As Niel sets off for college, a seismic shift occurs in the dynamics of the Forresters’ relationship. “The Captain” suffers physical and financial reverses, and Marian embarks on an affair with a bachelor friend of her husband’s that, from Niel’s judgmental perspective, results in her moral degradation.

The novella ends with yet another reversal: After Daniel Forrester’s death, Marian moves out of state, remarries, and Niel comes to feel “very glad that he had known her, and that she had a hand in breaking him in to life….She had always the power of suggesting things much lovelier than herself, as the perfume of a single flower may call up the whole sweetness of spring.”

Just as Marian Forrester had many admirers, so did her creator, in the artistic sense. One of them, F. Scott Fitzgerald, was then hard at work on a novel that he hoped would demonstrate that the witty, youthful promise of his initial books was now being invested with a mature perspective.

After finishing The Great Gatsby, the 29-year-old author wrote to the veteran writer from the island of Capri “to explain an instance of apparent plagiarism” in how he described the voice of Daisy Buchanan in one sentence. Cather generously reassured him that there were only so many ways of conveying beauty, so she did not perceive any plagiarism on his part.

In less obvious ways than style, A Lost Lady may have helped influence the structure and themes of The Great Gatsby.

Both novels feature an ambivalent character: a male moved, despite moral misgivings, by the romantic instincts of the title characters, and an elegiac sense that the men who built “built up the country” had been replaced by “careless people” lacking scruples or a sense of responsibility (Ivy Peters in A Lost Lady, Tom Buchanan in The Great Gatsby).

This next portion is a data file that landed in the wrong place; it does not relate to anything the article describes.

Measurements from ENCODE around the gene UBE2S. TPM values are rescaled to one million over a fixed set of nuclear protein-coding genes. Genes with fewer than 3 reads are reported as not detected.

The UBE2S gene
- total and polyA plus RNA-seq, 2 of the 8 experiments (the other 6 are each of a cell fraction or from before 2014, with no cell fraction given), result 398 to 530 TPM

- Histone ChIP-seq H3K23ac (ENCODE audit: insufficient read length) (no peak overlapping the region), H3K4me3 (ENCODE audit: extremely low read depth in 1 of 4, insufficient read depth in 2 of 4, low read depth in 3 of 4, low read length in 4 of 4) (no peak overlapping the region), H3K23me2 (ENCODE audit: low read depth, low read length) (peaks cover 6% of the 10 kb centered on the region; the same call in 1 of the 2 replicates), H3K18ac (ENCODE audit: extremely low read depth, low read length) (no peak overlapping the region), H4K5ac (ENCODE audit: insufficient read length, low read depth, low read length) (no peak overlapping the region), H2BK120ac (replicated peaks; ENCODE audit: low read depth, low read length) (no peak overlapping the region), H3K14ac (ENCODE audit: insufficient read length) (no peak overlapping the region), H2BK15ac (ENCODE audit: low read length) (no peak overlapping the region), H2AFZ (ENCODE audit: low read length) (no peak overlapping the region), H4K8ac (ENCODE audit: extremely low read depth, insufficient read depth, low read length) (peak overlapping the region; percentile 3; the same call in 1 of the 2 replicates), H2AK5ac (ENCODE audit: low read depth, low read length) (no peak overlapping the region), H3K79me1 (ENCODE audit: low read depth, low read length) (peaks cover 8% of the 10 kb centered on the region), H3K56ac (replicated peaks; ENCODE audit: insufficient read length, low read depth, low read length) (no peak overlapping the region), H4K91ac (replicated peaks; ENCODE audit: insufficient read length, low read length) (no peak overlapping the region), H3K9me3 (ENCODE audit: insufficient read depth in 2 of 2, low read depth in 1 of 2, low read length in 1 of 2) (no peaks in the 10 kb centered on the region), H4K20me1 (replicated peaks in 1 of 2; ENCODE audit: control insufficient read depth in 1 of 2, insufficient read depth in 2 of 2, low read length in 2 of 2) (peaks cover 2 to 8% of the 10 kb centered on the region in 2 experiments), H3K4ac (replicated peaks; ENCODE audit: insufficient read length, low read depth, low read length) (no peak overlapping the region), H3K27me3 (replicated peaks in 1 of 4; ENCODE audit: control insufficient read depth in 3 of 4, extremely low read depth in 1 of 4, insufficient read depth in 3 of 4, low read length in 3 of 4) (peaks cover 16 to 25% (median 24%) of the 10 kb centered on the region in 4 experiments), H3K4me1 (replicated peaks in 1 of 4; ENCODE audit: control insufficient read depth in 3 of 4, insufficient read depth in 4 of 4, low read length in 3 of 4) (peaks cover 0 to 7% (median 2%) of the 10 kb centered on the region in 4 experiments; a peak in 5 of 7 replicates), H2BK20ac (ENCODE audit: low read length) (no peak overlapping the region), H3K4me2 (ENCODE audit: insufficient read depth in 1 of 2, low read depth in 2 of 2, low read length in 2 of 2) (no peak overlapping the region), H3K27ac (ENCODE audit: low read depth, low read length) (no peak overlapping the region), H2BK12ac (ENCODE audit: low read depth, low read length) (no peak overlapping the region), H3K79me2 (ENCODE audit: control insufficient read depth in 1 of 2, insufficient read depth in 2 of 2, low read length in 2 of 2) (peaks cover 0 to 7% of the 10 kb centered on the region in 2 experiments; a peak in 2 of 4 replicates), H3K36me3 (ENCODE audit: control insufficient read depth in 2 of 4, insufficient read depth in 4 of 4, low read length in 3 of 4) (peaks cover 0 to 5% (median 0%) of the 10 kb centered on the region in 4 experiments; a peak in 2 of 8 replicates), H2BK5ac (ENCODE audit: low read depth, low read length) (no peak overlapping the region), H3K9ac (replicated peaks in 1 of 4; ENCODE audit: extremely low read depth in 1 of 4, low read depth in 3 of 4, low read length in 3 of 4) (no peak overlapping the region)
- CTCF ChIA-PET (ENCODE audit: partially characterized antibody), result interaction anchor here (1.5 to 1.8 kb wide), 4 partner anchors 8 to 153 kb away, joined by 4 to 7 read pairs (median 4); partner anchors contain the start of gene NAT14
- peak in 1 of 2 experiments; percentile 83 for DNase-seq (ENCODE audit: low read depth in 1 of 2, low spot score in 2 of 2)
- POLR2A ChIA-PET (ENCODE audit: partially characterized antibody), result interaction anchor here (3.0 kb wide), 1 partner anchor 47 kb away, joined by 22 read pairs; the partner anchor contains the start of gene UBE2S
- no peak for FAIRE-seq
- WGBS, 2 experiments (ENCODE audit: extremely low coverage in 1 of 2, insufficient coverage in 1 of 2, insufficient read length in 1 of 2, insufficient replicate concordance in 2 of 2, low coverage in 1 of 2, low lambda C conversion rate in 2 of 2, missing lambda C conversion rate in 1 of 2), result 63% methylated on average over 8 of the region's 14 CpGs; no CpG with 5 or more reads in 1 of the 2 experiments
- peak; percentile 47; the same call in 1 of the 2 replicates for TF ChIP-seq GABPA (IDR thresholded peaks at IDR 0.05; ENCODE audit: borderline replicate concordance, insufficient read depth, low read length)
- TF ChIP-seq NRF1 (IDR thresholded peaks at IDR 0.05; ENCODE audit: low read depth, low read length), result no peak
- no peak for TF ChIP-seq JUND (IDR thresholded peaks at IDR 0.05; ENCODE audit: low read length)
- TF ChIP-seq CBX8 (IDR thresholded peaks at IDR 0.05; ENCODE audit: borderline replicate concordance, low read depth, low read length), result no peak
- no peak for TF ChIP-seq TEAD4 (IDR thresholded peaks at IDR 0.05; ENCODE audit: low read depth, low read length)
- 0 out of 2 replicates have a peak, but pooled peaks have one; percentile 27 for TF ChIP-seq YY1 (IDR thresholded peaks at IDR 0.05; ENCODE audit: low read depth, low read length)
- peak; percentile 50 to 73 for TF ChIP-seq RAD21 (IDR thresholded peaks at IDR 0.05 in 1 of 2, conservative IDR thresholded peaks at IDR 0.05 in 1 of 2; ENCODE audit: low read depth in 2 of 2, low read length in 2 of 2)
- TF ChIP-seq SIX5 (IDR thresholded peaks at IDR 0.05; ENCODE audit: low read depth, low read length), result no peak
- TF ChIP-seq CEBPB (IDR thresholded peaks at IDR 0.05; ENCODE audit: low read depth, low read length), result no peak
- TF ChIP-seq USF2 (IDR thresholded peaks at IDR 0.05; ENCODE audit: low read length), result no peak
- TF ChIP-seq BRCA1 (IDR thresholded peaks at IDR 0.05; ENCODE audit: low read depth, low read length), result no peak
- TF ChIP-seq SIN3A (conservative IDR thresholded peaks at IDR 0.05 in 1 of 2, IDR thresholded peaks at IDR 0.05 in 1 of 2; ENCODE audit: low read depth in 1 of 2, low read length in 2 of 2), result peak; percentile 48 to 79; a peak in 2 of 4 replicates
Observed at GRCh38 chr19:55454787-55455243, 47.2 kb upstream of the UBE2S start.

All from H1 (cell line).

Hollywood, with its appetite for tragic women’s pictures in its early days, seized on Cather’s property twice, for a 1924 silent and a 1934 talkie starring Barbara Stanwyck.

TCM has evidently run the latter at some point, but I doubt very much that I will ever get around to seeing it, and not just because the cable station runs it in ungodly hours. From its plot summary, it’s immediately evident that Warner Brothers made wholesale changes that upset Cather so much that her will prohibited further adaptations.

More than 30 years after her death, that restriction was relaxed, allowing viewers to see TV adaptations of her short story “Paul’s Case” and novels O Pioneers! My Antonia, and The Song of the Lark (starring, respectively, Eric Roberts, Jessica Lange, Jason Robards and Alison Elliott).

Beginning in the Great Depression and continuing for several decades, critics such as Granville Hicks and Lionel Trilling, writing from an urban, sometimes Marxist, perspective, thrust Cather, with her focus on agrarian environments and the past, outside the circle of “major” writers.

Time has blunted the force of such arguments. In particular, A Lost Lady is now seen, in the words of Benjamin Taylor in his new biography of the novelist, Chasing Bright Medusas, as inaugurating her “late style,” constituting a breakthrough to “a simplified manner in which earlier preoccupations are dispensed with in favor of a new expressiveness, a new simplicity.”